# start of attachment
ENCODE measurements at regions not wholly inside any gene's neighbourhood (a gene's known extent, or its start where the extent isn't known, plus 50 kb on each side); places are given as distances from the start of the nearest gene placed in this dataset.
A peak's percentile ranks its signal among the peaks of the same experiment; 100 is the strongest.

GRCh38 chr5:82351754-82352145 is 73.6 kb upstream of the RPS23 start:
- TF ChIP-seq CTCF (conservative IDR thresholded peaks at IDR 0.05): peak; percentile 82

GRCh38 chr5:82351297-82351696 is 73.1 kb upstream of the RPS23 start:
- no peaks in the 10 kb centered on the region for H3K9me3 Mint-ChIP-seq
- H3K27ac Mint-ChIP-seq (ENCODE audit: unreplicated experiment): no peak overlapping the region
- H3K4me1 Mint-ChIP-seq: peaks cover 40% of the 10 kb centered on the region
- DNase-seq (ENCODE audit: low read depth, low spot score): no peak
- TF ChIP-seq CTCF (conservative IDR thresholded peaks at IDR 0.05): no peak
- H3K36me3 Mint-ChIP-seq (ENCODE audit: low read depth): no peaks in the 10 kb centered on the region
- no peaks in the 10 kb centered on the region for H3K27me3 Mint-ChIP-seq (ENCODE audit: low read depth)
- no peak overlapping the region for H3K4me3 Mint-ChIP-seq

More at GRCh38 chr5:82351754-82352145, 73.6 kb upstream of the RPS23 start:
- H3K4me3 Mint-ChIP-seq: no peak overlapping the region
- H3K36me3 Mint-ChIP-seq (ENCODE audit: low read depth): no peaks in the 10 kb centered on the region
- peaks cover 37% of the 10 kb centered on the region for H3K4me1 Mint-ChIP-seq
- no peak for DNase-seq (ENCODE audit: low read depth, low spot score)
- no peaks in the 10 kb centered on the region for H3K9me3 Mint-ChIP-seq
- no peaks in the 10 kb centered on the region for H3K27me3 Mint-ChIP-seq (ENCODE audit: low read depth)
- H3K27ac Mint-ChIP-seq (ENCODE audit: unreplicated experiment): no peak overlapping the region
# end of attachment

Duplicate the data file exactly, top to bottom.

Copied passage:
ENCODE measurements at regions not wholly inside any gene's neighbourhood (a gene's known extent, or its start where the extent isn't known, plus 50 kb on each side); places are given as distances from the start of the nearest gene placed in this dataset.
A peak's percentile ranks its signal among the peaks of the same experiment; 100 is the strongest.

GRCh38 chr5:82351754-82352145 is 73.6 kb upstream of the RPS23 start:
- TF ChIP-seq CTCF (conservative IDR thresholded peaks at IDR 0.05): peak; percentile 82

GRCh38 chr5:82351297-82351696 is 73.1 kb upstream of the RPS23 start:
- no peaks in the 10 kb centered on the region for H3K9me3 Mint-ChIP-seq
- H3K27ac Mint-ChIP-seq (ENCODE audit: unreplicated experiment): no peak overlapping the region
- H3K4me1 Mint-ChIP-seq: peaks cover 40% of the 10 kb centered on the region
- DNase-seq (ENCODE audit: low read depth, low spot score): no peak
- TF ChIP-seq CTCF (conservative IDR thresholded peaks at IDR 0.05): no peak
- H3K36me3 Mint-ChIP-seq (ENCODE audit: low read depth): no peaks in the 10 kb centered on the region
- no peaks in the 10 kb centered on the region for H3K27me3 Mint-ChIP-seq (ENCODE audit: low read depth)
- no peak overlapping the region for H3K4me3 Mint-ChIP-seq

More at GRCh38 chr5:82351754-82352145, 73.6 kb upstream of the RPS23 start:
- H3K4me3 Mint-ChIP-seq: no peak overlapping the region
- H3K36me3 Mint-ChIP-seq (ENCODE audit: low read depth): no peaks in the 10 kb centered on the region
- peaks cover 37% of the 10 kb centered on the region for H3K4me1 Mint-ChIP-seq
- no peak for DNase-seq (ENCODE audit: low read depth, low spot score)
- no peaks in the 10 kb centered on the region for H3K9me3 Mint-ChIP-seq
- no peaks in the 10 kb centered on the region for H3K27me3 Mint-ChIP-seq (ENCODE audit: low read depth)
- H3K27ac Mint-ChIP-seq (ENCODE audit: unreplicated experiment): no peak overlapping the region